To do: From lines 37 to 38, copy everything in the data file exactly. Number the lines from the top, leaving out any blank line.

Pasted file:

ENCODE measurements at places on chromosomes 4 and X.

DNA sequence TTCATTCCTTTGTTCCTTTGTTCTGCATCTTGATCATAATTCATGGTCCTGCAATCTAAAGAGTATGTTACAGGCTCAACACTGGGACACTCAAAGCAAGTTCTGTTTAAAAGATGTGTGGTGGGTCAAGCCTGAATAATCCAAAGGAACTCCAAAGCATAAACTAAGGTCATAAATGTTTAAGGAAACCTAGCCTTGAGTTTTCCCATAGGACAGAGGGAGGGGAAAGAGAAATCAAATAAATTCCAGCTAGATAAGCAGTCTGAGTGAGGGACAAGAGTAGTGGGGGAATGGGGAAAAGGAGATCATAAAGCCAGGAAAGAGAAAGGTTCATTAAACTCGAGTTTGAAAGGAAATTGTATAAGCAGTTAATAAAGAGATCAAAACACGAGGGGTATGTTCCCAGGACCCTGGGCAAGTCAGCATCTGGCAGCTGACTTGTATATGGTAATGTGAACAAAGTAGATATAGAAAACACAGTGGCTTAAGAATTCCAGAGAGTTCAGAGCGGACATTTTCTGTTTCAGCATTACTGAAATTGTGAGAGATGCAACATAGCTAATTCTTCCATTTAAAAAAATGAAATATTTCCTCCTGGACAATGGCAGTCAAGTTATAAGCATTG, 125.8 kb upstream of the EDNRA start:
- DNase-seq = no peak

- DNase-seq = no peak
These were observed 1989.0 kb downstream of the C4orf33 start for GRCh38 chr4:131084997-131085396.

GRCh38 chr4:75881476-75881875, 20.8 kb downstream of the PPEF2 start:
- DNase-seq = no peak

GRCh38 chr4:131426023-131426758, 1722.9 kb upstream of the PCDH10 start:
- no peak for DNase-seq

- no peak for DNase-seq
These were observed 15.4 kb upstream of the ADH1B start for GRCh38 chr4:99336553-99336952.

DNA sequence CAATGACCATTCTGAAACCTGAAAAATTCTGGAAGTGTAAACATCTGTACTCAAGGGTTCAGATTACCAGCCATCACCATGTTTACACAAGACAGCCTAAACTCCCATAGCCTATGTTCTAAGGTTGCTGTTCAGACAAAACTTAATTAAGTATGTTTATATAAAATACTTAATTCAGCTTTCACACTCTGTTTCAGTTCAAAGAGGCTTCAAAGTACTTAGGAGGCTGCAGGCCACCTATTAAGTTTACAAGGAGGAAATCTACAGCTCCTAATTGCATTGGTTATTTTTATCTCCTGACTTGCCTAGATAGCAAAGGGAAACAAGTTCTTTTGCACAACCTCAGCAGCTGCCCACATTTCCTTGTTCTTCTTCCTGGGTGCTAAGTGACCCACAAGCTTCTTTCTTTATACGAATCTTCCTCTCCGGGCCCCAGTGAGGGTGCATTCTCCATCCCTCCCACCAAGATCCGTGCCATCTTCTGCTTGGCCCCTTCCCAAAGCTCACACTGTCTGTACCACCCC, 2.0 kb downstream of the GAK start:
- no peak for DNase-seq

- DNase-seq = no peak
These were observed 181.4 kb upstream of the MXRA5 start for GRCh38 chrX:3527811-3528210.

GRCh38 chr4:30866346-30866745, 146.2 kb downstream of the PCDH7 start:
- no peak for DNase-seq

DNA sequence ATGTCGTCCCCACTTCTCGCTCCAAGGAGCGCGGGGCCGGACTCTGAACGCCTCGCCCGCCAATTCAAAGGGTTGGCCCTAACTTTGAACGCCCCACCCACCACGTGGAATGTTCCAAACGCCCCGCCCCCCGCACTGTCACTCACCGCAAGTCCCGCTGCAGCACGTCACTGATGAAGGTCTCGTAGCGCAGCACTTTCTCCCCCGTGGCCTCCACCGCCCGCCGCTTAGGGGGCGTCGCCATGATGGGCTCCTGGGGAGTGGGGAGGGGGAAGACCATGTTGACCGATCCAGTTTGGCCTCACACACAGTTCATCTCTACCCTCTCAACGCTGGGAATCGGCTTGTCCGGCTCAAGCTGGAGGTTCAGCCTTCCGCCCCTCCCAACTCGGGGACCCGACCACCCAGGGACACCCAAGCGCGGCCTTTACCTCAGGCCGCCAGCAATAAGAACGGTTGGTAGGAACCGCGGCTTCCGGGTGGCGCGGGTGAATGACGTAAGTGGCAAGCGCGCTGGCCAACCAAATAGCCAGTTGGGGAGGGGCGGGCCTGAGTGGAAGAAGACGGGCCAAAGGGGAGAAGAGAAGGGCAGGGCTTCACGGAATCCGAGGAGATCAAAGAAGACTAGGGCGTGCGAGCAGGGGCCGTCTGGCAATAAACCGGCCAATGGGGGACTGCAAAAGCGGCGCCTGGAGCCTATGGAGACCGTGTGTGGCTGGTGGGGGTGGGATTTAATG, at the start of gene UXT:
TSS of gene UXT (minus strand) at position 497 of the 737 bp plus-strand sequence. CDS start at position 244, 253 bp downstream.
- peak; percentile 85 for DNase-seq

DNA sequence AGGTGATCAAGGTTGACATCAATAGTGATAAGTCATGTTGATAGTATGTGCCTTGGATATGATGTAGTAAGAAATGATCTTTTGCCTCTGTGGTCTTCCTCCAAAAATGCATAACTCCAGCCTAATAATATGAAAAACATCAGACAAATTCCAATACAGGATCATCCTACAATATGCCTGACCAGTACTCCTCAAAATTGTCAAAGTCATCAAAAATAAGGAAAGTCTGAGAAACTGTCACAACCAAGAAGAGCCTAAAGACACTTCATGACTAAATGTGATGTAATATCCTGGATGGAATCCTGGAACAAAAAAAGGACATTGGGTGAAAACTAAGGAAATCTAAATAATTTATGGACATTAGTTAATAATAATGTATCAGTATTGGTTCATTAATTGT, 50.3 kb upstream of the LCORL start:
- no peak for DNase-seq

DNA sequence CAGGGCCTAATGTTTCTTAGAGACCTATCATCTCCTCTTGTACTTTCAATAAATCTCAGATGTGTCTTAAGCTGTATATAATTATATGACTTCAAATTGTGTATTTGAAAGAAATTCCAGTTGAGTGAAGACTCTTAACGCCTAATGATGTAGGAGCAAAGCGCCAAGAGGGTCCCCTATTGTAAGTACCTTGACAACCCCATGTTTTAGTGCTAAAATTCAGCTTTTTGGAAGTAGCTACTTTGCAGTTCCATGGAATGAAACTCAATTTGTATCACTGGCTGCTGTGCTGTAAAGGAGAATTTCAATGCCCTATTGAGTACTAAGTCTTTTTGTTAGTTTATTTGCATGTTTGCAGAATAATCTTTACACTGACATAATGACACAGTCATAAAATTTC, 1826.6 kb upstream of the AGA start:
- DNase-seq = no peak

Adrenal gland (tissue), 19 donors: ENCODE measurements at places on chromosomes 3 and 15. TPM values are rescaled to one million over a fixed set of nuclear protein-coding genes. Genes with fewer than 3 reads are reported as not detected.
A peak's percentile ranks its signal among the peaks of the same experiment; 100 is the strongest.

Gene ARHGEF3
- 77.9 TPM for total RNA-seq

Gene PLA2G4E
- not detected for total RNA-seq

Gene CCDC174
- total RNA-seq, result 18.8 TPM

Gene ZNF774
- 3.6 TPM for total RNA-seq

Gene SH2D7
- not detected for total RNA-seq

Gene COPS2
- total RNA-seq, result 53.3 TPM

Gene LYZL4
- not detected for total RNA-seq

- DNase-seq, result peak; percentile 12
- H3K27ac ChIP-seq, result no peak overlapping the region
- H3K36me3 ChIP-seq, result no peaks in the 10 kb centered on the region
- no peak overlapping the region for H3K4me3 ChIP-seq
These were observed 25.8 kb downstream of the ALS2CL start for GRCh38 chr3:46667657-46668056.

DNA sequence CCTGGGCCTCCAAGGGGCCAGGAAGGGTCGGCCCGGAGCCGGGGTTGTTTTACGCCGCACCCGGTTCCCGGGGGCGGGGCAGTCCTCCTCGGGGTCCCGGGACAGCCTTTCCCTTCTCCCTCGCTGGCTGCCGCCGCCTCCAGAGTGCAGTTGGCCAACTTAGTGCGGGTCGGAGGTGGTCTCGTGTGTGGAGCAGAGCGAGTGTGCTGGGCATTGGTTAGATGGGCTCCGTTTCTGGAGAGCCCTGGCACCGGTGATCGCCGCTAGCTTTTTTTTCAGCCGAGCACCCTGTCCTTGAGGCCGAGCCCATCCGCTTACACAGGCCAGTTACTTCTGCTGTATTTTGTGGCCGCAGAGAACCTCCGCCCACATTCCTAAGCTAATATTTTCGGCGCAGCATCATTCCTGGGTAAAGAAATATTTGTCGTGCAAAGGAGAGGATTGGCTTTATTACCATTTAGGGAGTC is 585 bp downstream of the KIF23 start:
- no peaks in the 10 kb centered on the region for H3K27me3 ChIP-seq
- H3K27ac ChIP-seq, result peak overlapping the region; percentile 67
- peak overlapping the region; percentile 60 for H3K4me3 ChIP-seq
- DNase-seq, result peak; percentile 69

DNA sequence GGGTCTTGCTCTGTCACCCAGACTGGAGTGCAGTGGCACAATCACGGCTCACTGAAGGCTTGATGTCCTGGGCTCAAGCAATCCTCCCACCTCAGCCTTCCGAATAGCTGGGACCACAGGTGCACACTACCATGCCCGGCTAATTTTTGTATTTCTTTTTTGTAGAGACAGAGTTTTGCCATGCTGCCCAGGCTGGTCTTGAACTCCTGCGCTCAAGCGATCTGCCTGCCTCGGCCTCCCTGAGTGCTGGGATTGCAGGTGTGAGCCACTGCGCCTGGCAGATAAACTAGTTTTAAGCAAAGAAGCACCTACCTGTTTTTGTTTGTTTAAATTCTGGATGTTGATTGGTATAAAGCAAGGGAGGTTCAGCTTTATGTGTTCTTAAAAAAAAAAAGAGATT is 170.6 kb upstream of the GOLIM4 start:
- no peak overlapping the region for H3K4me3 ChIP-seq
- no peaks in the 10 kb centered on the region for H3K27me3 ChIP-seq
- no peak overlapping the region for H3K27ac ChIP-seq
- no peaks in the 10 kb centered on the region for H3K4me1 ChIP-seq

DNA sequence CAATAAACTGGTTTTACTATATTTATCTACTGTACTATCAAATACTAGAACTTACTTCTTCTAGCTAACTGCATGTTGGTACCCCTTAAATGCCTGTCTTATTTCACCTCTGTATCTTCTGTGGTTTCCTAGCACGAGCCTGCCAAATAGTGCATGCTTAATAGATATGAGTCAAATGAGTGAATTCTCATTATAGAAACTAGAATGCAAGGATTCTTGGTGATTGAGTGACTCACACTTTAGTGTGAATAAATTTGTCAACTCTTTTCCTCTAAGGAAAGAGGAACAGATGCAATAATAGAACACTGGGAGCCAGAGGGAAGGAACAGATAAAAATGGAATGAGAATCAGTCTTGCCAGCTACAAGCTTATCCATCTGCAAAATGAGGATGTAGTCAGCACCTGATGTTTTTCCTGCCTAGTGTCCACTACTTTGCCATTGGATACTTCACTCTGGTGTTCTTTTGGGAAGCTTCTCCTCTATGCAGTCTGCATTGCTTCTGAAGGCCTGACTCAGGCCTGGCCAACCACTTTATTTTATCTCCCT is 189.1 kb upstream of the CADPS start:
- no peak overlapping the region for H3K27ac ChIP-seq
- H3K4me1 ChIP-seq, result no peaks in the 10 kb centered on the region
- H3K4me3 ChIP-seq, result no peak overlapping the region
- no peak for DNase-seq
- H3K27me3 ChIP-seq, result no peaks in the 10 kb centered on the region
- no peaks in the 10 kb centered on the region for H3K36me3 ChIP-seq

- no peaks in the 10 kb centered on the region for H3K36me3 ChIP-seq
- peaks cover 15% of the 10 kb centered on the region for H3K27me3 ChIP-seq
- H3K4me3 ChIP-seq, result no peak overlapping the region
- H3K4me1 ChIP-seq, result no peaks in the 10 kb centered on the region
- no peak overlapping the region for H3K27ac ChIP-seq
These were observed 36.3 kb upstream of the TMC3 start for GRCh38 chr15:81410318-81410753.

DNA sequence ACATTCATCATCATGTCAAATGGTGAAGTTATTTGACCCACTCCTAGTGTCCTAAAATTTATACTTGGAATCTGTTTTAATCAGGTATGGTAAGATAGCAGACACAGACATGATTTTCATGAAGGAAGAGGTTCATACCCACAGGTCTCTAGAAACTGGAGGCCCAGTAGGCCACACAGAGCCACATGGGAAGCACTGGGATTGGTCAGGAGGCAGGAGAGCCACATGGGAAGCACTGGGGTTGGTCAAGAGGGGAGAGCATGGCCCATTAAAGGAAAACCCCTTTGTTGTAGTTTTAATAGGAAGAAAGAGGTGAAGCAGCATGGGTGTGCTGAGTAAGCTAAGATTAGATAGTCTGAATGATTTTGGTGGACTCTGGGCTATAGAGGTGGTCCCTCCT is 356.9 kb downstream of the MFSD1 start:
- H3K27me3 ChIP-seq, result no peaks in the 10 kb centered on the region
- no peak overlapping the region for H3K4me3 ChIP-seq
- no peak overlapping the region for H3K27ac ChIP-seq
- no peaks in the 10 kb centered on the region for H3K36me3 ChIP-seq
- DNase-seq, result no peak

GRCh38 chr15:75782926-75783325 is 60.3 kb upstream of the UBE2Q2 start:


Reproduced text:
Gene COPS2
- total RNA-seq, result 53.3 TPM